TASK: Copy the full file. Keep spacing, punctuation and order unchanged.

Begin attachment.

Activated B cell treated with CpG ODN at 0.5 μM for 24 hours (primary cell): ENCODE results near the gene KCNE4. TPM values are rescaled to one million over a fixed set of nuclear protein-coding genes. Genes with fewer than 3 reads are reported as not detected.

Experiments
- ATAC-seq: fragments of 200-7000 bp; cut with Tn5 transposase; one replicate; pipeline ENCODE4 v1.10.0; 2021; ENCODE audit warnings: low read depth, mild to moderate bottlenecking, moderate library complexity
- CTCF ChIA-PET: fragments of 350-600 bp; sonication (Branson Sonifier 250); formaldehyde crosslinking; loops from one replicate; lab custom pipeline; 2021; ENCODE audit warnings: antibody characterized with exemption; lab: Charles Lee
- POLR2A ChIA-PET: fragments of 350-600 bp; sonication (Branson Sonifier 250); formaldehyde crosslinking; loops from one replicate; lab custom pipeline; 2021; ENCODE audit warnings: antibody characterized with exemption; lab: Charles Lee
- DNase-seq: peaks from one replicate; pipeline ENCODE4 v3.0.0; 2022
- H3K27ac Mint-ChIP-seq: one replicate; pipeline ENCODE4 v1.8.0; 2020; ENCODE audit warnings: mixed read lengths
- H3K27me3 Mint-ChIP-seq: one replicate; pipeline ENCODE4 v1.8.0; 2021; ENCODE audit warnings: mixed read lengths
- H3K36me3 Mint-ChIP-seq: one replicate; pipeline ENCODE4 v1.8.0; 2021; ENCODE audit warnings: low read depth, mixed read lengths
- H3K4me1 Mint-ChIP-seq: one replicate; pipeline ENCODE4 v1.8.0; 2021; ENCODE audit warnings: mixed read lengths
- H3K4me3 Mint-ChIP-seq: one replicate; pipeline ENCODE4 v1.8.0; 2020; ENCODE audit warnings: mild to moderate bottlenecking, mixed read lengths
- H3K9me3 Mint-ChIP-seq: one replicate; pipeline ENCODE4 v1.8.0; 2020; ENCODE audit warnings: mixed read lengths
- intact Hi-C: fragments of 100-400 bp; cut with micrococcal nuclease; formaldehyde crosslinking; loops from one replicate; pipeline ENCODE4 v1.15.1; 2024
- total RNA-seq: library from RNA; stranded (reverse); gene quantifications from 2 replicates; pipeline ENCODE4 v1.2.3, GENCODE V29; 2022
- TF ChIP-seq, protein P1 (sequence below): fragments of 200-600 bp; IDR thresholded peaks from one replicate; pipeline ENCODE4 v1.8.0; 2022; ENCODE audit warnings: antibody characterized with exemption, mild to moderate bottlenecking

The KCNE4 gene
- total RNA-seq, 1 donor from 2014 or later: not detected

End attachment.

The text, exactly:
Activated B cell treated with CpG ODN at 0.5 μM for 24 hours (primary cell): ENCODE results near the gene KCNE4. TPM values are rescaled to one million over a fixed set of nuclear protein-coding genes. Genes with fewer than 3 reads are reported as not detected.

Experiments
- ATAC-seq: fragments of 200-7000 bp; cut with Tn5 transposase; one replicate; pipeline ENCODE4 v1.10.0; 2021; ENCODE audit warnings: low read depth, mild to moderate bottlenecking, moderate library complexity
- CTCF ChIA-PET: fragments of 350-600 bp; sonication (Branson Sonifier 250); formaldehyde crosslinking; loops from one replicate; lab custom pipeline; 2021; ENCODE audit warnings: antibody characterized with exemption; lab: Charles Lee
- POLR2A ChIA-PET: fragments of 350-600 bp; sonication (Branson Sonifier 250); formaldehyde crosslinking; loops from one replicate; lab custom pipeline; 2021; ENCODE audit warnings: antibody characterized with exemption; lab: Charles Lee
- DNase-seq: peaks from one replicate; pipeline ENCODE4 v3.0.0; 2022
- H3K27ac Mint-ChIP-seq: one replicate; pipeline ENCODE4 v1.8.0; 2020; ENCODE audit warnings: mixed read lengths
- H3K27me3 Mint-ChIP-seq: one replicate; pipeline ENCODE4 v1.8.0; 2021; ENCODE audit warnings: mixed read lengths
- H3K36me3 Mint-ChIP-seq: one replicate; pipeline ENCODE4 v1.8.0; 2021; ENCODE audit warnings: low read depth, mixed read lengths
- H3K4me1 Mint-ChIP-seq: one replicate; pipeline ENCODE4 v1.8.0; 2021; ENCODE audit warnings: mixed read lengths
- H3K4me3 Mint-ChIP-seq: one replicate; pipeline ENCODE4 v1.8.0; 2020; ENCODE audit warnings: mild to moderate bottlenecking, mixed read lengths
- H3K9me3 Mint-ChIP-seq: one replicate; pipeline ENCODE4 v1.8.0; 2020; ENCODE audit warnings: mixed read lengths
- intact Hi-C: fragments of 100-400 bp; cut with micrococcal nuclease; formaldehyde crosslinking; loops from one replicate; pipeline ENCODE4 v1.15.1; 2024
- total RNA-seq: library from RNA; stranded (reverse); gene quantifications from 2 replicates; pipeline ENCODE4 v1.2.3, GENCODE V29; 2022
- TF ChIP-seq, protein P1 (sequence below): fragments of 200-600 bp; IDR thresholded peaks from one replicate; pipeline ENCODE4 v1.8.0; 2022; ENCODE audit warnings: antibody characterized with exemption, mild to moderate bottlenecking

The KCNE4 gene
- total RNA-seq, 1 donor from 2014 or later: not detected